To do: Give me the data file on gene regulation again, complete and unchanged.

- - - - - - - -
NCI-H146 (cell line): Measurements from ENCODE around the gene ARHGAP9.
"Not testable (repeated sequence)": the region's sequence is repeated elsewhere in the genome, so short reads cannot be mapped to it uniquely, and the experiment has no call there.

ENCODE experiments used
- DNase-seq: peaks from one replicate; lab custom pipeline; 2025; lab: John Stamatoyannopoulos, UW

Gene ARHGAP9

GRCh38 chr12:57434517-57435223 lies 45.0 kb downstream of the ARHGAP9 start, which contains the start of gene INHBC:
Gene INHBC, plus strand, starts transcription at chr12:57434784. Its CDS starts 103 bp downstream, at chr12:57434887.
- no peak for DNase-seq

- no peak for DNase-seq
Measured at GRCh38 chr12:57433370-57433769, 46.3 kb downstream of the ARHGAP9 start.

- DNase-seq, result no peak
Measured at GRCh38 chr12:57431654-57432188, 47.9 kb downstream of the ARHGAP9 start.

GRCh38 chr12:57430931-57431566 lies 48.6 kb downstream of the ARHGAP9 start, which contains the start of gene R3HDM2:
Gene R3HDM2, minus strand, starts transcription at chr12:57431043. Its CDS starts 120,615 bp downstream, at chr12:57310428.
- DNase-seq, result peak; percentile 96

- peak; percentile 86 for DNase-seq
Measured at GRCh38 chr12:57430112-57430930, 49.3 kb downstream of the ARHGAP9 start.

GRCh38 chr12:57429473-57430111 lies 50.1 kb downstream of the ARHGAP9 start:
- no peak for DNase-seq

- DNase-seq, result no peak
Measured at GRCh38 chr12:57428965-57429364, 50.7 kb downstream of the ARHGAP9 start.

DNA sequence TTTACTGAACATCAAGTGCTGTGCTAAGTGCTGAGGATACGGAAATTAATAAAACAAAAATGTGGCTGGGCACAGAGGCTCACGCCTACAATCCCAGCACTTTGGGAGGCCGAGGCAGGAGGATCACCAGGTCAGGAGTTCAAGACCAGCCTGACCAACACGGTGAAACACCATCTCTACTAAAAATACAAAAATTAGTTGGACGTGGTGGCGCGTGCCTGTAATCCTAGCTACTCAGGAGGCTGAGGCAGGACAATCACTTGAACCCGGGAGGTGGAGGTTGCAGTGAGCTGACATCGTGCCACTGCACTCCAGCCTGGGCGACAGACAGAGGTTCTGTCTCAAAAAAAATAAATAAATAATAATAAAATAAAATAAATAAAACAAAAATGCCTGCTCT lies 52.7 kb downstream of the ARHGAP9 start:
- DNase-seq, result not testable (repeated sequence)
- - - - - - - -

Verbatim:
NCI-H146 (cell line): Measurements from ENCODE around the gene ARHGAP9.
"Not testable (repeated sequence)": the region's sequence is repeated elsewhere in the genome, so short reads cannot be mapped to it uniquely, and the experiment has no call there.

ENCODE experiments used
- DNase-seq: peaks from one replicate; lab custom pipeline; 2025; lab: John Stamatoyannopoulos, UW

Gene ARHGAP9

GRCh38 chr12:57434517-57435223 lies 45.0 kb downstream of the ARHGAP9 start, which contains the start of gene INHBC:
Gene INHBC, plus strand, starts transcription at chr12:57434784. Its CDS starts 103 bp downstream, at chr12:57434887.
- no peak for DNase-seq

- no peak for DNase-seq
Measured at GRCh38 chr12:57433370-57433769, 46.3 kb downstream of the ARHGAP9 start.

- DNase-seq, result no peak
Measured at GRCh38 chr12:57431654-57432188, 47.9 kb downstream of the ARHGAP9 start.

GRCh38 chr12:57430931-57431566 lies 48.6 kb downstream of the ARHGAP9 start, which contains the start of gene R3HDM2:
Gene R3HDM2, minus strand, starts transcription at chr12:57431043. Its CDS starts 120,615 bp downstream, at chr12:57310428.
- DNase-seq, result peak; percentile 96

- peak; percentile 86 for DNase-seq
Measured at GRCh38 chr12:57430112-57430930, 49.3 kb downstream of the ARHGAP9 start.

GRCh38 chr12:57429473-57430111 lies 50.1 kb downstream of the ARHGAP9 start:
- no peak for DNase-seq

- DNase-seq, result no peak
Measured at GRCh38 chr12:57428965-57429364, 50.7 kb downstream of the ARHGAP9 start.

DNA sequence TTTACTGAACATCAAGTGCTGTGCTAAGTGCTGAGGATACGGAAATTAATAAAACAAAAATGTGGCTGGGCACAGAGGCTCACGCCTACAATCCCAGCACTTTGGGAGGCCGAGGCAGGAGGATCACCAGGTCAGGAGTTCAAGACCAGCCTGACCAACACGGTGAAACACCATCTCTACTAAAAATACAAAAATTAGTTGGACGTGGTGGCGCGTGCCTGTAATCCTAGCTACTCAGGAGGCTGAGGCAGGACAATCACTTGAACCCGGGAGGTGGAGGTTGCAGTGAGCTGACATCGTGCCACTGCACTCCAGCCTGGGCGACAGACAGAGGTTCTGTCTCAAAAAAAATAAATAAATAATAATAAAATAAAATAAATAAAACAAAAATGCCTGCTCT lies 52.7 kb downstream of the ARHGAP9 start:
- DNase-seq, result not testable (repeated sequence)